With the school year just beginning, college students are scrambling to purchase textbooks and other school supplies.
But one class at the University of Southern California has something rather interesting on their back-to-school must-have list: TikTok.
Influencer Relations, a class taught at the USC Annenberg School for Communication and Journalism, dives into key components of the influencer world including business and strategic management.
"It is a broad and comprehensive course. It takes a look at influencers as a social phenomenon, as well as a business feature of the economy today," said Robert Kozinets, professor of journalism and the Jayne and Hans Hufschmid Chair of Strategic Public Relations at the Annenberg School for Communication and Journalism.
This class does not teach you how to be an influencer, but rather how to understand the estimated $21.1 billion industry as a whole, according to the 2023 Influencer Marketing Benchmark Report.MORE: 'Twinfluencers': Why the McClure and Montes twins are twinning the Instagram game
"I don't think you can teach someone to have that 'je ne sais quoi' charisma, and that stage presence," Kozinets said, speaking with "Good Morning America." "I think what you can teach is the mechanics of some persuasion, understanding contracts, understanding the nuts and bolts of the industry, understanding how all those pieces fit together."
Throughout the semester, students will conduct an influencer audit that will evaluate an influencer's performance on TikTok and create an influencer and social media marketing campaign on behalf of a brand.
Courses geared towards the influencer industry are being taught at many colleges across the country, such as Duke and Chapman University, as many people are starting to understand the influence that online communities have.
"Influencers themselves are recognizing the value that they bring to marketing, and so they're charging more, and they're able to charge more, and they professionalize more," Kozinets explained.
Kozinets has been studying online communities and social media for over 20 years.
"I thought it was a really interesting thing that fans were talking to each other, and I thought there were implications for marketing, so I started figuring out how to use the data that people shared online with one another," he said.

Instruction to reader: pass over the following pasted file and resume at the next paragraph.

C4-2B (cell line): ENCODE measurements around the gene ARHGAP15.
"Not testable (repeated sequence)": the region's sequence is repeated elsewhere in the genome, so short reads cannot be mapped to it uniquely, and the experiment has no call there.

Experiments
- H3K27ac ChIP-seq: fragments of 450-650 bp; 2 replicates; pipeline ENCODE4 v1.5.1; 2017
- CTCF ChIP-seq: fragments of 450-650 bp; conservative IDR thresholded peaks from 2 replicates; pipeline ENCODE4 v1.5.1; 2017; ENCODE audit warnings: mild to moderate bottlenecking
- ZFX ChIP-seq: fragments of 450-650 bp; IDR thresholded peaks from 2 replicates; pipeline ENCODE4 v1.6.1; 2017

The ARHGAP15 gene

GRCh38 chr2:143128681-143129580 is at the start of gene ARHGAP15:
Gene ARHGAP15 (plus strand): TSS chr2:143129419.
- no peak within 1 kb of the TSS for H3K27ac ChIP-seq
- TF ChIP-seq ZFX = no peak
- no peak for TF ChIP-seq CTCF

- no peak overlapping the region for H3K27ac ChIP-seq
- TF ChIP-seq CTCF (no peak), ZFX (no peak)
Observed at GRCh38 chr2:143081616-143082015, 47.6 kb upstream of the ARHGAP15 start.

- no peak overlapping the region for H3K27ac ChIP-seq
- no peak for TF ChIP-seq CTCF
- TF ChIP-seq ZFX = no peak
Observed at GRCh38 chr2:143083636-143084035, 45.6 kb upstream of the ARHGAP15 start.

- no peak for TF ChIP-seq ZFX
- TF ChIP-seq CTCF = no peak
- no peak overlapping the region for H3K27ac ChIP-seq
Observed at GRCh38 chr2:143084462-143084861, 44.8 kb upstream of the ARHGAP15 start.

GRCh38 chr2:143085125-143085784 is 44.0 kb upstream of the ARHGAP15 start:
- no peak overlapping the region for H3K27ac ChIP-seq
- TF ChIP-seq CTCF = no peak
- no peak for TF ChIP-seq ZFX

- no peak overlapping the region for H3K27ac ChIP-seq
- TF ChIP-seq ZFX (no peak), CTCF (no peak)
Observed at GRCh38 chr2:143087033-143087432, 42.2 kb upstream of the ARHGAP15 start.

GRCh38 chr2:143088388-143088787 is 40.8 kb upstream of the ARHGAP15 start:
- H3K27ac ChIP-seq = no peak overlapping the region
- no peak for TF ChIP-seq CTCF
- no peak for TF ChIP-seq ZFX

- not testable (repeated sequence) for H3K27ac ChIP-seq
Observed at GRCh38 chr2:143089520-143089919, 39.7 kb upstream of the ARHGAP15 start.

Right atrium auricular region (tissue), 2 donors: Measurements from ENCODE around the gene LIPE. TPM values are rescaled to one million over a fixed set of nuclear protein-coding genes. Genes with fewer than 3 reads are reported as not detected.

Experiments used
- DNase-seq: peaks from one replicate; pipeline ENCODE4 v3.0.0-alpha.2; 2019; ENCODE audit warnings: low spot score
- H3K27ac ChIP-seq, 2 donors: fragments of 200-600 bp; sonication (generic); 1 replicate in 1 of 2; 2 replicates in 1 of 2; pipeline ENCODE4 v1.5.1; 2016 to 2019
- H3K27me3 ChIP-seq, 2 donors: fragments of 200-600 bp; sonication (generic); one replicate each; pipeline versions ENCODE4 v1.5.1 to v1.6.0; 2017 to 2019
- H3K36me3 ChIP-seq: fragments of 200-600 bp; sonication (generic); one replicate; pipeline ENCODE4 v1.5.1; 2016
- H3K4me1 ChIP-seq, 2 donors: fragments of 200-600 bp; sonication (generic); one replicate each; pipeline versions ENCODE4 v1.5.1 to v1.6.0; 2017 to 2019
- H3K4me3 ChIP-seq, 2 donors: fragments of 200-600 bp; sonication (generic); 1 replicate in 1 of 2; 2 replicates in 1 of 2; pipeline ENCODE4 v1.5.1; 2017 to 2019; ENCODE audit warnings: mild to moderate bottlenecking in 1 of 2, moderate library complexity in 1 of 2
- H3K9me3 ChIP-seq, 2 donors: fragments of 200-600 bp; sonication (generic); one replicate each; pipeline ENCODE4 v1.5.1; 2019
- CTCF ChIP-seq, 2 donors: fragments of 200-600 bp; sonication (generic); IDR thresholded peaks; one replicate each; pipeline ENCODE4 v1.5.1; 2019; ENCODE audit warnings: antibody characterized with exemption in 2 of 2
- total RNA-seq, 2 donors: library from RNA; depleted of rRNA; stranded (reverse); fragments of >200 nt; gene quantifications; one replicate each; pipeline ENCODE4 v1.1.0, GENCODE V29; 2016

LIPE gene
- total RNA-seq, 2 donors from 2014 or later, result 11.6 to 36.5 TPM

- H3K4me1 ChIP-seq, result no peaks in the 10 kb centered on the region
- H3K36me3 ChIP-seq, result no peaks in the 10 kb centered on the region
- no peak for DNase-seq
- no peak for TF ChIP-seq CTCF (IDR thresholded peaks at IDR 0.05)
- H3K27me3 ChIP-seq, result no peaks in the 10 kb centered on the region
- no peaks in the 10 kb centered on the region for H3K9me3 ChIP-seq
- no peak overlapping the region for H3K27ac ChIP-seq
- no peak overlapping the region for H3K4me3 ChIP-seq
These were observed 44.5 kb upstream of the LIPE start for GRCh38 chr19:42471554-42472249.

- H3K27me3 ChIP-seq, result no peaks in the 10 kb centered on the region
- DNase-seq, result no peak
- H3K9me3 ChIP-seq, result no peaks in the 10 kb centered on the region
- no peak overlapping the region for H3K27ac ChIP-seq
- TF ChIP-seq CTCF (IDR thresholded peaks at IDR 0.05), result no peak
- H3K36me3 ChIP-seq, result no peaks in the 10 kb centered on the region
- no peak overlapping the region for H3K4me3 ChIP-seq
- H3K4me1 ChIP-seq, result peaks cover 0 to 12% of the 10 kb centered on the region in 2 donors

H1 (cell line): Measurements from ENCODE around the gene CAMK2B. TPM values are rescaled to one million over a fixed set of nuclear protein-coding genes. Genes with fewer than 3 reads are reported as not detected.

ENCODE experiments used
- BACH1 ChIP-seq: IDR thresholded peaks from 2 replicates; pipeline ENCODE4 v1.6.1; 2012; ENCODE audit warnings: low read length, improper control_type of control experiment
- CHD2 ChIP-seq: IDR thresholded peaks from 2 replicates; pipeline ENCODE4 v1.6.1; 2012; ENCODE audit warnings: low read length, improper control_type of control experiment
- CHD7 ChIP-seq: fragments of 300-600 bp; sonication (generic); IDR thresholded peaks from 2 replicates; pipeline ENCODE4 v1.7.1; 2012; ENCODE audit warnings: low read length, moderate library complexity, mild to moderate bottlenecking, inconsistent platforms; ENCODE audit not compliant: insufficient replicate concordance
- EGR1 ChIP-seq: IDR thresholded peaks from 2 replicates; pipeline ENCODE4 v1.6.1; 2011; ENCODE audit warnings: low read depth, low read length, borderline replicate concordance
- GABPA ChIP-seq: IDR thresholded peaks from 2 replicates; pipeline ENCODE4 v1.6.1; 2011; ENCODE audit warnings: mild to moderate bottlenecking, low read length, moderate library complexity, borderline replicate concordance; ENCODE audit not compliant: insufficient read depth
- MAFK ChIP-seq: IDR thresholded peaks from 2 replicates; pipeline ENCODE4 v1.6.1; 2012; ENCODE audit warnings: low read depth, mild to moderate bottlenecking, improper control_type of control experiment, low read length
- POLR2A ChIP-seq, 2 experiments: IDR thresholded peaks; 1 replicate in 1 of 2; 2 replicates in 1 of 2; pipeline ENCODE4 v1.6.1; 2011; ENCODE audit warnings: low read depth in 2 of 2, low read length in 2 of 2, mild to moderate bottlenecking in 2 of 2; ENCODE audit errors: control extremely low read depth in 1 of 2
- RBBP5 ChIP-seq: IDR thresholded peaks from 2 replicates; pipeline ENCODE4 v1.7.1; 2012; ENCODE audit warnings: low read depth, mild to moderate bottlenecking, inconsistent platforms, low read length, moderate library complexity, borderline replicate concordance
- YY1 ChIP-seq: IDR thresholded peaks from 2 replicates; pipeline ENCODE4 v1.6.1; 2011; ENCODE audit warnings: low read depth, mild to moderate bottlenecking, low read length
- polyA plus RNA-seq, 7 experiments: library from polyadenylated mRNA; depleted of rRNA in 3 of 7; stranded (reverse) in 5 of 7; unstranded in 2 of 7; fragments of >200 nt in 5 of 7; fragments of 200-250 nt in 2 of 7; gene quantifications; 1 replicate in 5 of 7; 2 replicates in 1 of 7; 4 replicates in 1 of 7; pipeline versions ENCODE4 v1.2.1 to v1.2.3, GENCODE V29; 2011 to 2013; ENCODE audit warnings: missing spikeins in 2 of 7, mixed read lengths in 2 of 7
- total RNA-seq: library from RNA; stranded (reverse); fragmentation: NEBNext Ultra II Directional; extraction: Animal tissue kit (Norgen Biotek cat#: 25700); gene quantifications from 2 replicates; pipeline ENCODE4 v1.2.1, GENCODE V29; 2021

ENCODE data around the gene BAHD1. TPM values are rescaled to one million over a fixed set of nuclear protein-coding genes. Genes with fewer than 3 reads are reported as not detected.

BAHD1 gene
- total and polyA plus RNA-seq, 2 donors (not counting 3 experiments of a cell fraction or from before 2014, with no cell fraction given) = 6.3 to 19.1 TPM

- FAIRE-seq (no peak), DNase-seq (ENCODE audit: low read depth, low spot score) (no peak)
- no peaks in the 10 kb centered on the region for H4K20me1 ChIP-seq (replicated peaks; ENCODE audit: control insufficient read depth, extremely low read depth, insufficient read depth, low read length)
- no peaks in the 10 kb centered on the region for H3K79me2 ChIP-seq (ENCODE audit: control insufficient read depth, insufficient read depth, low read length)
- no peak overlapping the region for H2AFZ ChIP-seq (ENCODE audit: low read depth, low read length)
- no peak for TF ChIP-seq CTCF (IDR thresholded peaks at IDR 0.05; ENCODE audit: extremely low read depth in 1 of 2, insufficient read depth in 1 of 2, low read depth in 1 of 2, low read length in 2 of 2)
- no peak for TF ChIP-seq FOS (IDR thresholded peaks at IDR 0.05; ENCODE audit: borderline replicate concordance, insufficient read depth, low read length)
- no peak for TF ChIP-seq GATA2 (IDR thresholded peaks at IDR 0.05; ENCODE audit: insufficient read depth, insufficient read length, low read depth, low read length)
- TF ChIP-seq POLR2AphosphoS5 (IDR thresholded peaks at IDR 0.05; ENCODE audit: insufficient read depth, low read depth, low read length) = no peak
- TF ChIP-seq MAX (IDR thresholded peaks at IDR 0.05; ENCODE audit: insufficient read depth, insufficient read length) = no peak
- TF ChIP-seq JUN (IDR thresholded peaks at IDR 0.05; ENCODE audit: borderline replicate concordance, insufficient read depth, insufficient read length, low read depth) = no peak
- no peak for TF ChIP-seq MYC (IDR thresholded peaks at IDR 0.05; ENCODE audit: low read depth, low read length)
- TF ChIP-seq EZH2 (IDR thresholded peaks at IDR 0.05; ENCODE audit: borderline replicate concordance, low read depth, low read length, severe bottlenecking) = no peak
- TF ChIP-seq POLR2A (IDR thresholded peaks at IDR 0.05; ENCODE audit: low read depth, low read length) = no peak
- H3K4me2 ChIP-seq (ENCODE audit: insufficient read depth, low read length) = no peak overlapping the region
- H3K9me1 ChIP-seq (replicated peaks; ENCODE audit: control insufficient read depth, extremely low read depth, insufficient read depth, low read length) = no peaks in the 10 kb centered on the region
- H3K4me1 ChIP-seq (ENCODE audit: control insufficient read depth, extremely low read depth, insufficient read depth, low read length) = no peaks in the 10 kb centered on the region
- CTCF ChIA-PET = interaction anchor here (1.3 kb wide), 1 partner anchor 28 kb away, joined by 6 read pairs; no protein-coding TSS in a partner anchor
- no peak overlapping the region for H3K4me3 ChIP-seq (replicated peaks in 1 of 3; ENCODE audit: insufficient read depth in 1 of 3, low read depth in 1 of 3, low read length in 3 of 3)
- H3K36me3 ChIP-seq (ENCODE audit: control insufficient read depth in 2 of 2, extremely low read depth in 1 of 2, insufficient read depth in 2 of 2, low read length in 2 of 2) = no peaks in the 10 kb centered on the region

One hundred and twenty-five students have enrolled in the class since its inception (including this reporter in spring 2023). This fall semester marks the fifth offering of the class.
On top of courses on influencer relations, organizations that support social media creators and enthusiasts exist on many college campuses.
Reach, a collegiate social media organization, provides partnerships and resources to help creators grow their brand, according to Dylan Huey, Reach CEO and president of the USC chapter. One of the organization's main objectives is for people to gain a "full circle perspective in the social media space."
"People think that being an influencer is just making TikToks but, you know, it's a lot of community building, it's a lot of business, it's a lot of finance, managing your taxes. Every creator, I like to say, is their own brand and their own business."
Reach has over 45 chapters nationwide in schools such as the University of Pennsylvania, USC, Columbia University and the University of California, Los Angeles.
The organization offers its members opportunities to attend brand events, grow their following and network with other enthusiasts.
"We help with guest speakers, focus groups, beta testing, headquarter tours and networking," Huey said. "We invited 10 of our members to NASCAR, we invited 30 of our members to the Barbie movie premiere -- so, we do a lot of experiential stuff with different brands."
Some of the brands Reach has worked with include Coca Cola, Spotify, Bloomberg, Forbes, Netflix and Amazon, to name a few.
Huey believes that influencer relations classes are beneficial to students and will best prepare them for this new field of marketing.MORE: Illinois becomes 1st state to regulate kid influencers: What to know about the law
"I think that we're still so, so early in terms of the amount of classes that should be taught for influencers, and for social media, and that landscape, but it's very cool just to see universities are starting to understand the value of the creative economy and its impact in the entertainment industry as a whole."
Well-established influencers are also saying the lessons taught in influencer courses, such as contract analysis and negotiation tactics, would have been beneficial to them while building their own followings.
Jeremy Scheck, a TikTok content creator with over 2 million followers, started posting cooking videos during his sophomore year at Cornell University.
Soon, his cooking videos amassed a cult following and myriad brand collaboration requests.
"I didn't do a single brand deal until I had over a million followers," Scheck told "GMA." "I just didn't even know where to begin. I was getting a lot of emails, but I didn't even know what would be, like, an appropriate rate. So, all of that was kind of confusing."
He said he believes that everyone could benefit from learning how to read a contract and how to negotiate.
"It would be great to have something like that built into ... some sort of career development class," he said.
Scheck is now preparing for the launch of his cookbook, "Cooking Smarter."
With an expected value of $21.1 billion dollars, the influencer marketing industry -- and its related courses -- seems to be here to stay.